How Does Rheumatoid Arthritis Affect the Heart?

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The risk of endocarditis


The occurrence endocarditis can be another way of how rheumatoid arthritis (RA) affects the heart. Endocarditis itself is commonly thought as infection of endocardium (inner lining of the heart).

Typically, it is caused by infection due to germs or bacteria that attach in the damaged areas of the heart. Since RA could pose the risk of inflammation in the endocardium, this increases the risk of developing infection in the endocardium.

Endocarditis must be treated as well. If it is left untreated, the problem can pose the risk of damage to the heart valves which then eventually will cause some life-threatening complications. The use of antibiotics is the main treatment, but sometime surgery may be required.

Less mobility issue

Having joint problems such as RA may put you at greater risk of becoming a sedentary individual. The limited movements in the affected joints can be a great temptation to say ‘no’ for exercise.

Lack of physical activity is bad for overall health. This can raise your risk of overweight or even obesity, too. And being obese is a nightmare for the health of your heart, especially true if most of your excessive weight is fat – not muscles.

Some treatments for RA can have an effect, too


While RA itself can directly affect your risk of heart problem or other cardiovascular conditions, some RA medications also cause bad effects for the heart.

For instance, the use of steroids could promote diabetes, hypertension, and hardening arteries (all of these things are bad for the heart). NSAIDs (nonsteroidal anti-inflammatory drugs) such as ibuprofen and naproxen can pose the risk of kidney damage and hypertension. Both steroids and NSAIDs are common treatment options for RA.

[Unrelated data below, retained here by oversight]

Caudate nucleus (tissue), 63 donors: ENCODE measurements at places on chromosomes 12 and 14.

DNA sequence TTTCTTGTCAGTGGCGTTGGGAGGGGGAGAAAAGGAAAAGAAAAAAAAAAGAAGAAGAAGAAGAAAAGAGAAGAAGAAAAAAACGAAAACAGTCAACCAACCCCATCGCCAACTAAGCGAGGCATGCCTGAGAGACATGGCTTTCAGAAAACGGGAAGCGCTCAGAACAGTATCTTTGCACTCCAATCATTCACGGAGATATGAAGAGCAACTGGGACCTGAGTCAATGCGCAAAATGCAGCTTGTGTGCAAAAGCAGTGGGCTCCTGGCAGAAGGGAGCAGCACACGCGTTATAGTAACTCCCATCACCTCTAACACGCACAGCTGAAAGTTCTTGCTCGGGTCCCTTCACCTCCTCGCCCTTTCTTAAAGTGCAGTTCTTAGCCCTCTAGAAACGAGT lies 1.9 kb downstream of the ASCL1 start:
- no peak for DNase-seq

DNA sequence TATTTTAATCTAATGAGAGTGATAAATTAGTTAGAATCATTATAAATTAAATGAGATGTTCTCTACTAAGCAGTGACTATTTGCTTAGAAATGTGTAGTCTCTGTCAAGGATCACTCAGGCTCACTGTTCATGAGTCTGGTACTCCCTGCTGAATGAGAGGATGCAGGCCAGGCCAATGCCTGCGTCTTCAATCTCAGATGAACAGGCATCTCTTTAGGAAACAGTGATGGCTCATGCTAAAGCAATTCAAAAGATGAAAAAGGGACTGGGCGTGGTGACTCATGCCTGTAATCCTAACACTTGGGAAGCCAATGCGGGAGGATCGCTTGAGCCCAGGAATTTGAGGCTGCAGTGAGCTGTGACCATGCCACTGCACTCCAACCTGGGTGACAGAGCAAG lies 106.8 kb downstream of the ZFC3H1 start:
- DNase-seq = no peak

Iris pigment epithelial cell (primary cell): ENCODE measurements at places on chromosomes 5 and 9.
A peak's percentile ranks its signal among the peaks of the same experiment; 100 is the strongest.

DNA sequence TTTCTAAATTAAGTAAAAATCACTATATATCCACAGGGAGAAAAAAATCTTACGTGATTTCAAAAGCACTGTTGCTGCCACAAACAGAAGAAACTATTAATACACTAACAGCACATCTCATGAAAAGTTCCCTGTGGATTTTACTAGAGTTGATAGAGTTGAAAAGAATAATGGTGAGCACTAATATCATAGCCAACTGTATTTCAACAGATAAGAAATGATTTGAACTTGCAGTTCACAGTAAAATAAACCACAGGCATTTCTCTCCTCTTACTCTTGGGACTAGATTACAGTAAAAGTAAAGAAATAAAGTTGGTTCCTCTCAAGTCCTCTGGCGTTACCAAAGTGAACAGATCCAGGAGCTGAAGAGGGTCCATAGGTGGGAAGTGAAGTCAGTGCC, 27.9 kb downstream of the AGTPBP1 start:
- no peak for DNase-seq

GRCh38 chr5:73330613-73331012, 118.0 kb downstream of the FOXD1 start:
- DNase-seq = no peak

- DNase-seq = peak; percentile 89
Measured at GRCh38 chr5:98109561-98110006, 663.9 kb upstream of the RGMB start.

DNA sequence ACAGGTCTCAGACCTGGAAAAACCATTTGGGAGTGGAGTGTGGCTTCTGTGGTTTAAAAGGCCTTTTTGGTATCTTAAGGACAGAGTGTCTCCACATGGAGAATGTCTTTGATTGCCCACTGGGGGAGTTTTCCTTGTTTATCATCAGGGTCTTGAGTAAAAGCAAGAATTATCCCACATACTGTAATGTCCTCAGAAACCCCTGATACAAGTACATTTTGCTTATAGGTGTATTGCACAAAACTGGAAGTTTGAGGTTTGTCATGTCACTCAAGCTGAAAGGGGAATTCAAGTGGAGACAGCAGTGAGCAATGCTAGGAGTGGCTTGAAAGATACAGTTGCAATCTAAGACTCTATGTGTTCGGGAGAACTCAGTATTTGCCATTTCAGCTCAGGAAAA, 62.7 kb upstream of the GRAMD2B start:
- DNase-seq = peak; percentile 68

But the good news, some RA treatments might help decrease the risk of heart attack, too – according to a journal released in the Journal Arthritis Research & Therapy. These include some biologic agents and DMARDs (such as methotrexate).

But overall, the use of each medication for RA should outweigh the possible risk of the side effects. If you have some or many risk factors of heart problems, tell your doctor! For example, if you are an individual with high LDL (bad cholesterol), your doctor may also prescribe statins!

Tips for coping

If you have RA and you do concern to your risk of heart disease, the following are some helpful checklists to make this risk less likely!

  1. Control your RA as well! If your RA is out of control, this increases the risk of some complications such as heart disease. Fortunately, most lifestyle approaches for RA are also good for the health of your heart.
  2. Say ‘no’ for smoking. Chewing tobacco such as smoking is a risk factor of heart disease and other health conditions.
  3. Get to know other risk factors of heart disease that you have. These include obesity, hypertension, high cholesterol, a family history of cardiovascular disease, diabetes, etc. If you have some of these risk factors, work with your physician to make them under control!
  4. Eating right! This may be a common advice for all diseases. Full your diet with more healthy foods and fiber – but still, eat anything moderately & watch on the calories! Restrict foods containing lots of saturated fats, trans-fats, cholesterol, and sodium (see also foods that can increase your blood pressure)!
  5. Do the exercise regularly and in the right way. This can help control your RA by strengthening the muscles around the joint, improving your living skills, & keeping your weight off – and also great for your heart, especially for cardio exercises. See also safe exercises for people with arthritis!
  6. Never ignore any sign and symptom of heart disease. Sometime you may be too focus on your RA and ignore other signs such as short of breath.
  7. Take regular checkups for your overall health.
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